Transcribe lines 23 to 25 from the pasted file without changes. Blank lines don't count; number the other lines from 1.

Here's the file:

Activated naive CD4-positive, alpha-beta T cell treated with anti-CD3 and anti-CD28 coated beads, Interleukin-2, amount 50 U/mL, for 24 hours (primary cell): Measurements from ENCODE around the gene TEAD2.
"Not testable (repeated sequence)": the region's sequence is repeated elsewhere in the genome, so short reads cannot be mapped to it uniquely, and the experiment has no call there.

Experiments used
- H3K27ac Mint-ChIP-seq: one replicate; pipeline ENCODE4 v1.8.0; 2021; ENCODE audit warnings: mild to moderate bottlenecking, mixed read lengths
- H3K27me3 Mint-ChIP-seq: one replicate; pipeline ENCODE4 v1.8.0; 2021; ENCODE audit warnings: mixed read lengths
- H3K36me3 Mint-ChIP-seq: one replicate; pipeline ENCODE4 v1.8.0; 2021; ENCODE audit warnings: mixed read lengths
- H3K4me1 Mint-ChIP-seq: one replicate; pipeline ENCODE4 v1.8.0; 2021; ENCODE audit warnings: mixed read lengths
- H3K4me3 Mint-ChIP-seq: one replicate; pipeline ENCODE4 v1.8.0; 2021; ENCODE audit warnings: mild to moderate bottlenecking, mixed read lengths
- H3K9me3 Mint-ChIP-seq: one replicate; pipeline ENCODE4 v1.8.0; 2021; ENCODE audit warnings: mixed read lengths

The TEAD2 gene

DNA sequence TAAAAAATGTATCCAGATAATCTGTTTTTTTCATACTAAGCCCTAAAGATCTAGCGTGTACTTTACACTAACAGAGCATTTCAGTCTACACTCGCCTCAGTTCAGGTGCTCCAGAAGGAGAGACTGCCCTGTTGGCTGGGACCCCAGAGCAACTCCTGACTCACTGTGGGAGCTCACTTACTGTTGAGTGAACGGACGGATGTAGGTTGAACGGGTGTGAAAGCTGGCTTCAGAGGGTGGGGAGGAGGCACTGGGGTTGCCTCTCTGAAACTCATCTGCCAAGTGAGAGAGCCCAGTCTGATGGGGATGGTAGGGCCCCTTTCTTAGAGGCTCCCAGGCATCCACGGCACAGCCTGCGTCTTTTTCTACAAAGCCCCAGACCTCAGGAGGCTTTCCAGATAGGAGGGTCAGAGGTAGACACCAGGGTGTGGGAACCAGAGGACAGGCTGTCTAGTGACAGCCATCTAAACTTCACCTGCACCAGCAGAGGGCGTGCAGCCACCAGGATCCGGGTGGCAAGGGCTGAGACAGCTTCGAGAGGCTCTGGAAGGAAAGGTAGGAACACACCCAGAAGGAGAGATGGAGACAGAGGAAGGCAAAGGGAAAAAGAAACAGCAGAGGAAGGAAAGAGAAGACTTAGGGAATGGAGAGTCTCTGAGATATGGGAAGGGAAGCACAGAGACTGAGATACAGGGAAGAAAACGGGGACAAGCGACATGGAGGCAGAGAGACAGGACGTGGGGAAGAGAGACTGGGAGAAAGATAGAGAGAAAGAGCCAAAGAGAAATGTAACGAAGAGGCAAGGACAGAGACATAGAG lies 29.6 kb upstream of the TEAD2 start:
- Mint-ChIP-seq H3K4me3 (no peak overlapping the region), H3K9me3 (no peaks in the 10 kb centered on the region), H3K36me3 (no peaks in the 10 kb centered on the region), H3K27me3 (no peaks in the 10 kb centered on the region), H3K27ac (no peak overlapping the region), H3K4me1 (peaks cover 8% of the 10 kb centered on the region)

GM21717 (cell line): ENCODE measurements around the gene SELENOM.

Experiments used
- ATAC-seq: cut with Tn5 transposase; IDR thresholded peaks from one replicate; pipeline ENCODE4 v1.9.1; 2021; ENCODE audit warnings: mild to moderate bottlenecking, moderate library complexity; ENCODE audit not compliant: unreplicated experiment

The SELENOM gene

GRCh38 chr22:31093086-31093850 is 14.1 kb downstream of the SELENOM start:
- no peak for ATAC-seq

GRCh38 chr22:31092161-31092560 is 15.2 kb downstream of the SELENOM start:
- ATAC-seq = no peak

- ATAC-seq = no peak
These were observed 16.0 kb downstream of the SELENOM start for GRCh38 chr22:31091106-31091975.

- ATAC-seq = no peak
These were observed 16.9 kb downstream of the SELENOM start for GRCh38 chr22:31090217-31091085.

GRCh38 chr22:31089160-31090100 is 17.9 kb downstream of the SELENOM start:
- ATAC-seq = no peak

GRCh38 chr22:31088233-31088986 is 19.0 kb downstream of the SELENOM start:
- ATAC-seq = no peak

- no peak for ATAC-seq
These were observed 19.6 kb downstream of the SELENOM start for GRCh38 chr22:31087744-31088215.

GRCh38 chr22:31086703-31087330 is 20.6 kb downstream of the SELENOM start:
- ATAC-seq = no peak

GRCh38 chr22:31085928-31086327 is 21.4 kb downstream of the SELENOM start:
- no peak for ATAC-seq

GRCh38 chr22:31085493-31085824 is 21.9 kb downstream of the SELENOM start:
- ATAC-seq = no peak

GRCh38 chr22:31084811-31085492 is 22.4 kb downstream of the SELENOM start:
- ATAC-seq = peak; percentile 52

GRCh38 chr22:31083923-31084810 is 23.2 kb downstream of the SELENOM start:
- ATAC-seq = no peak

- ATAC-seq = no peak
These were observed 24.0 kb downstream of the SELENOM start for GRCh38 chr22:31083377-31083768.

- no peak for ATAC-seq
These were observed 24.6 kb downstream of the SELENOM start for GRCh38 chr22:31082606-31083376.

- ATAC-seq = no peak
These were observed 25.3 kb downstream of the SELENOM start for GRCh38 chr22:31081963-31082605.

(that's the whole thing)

- ATAC-seq = no peak
These were observed 16.9 kb downstream of the SELENOM start for GRCh38 chr22:31090217-31091085.

GRCh38 chr22:31089160-31090100 is 17.9 kb downstream of the SELENOM start: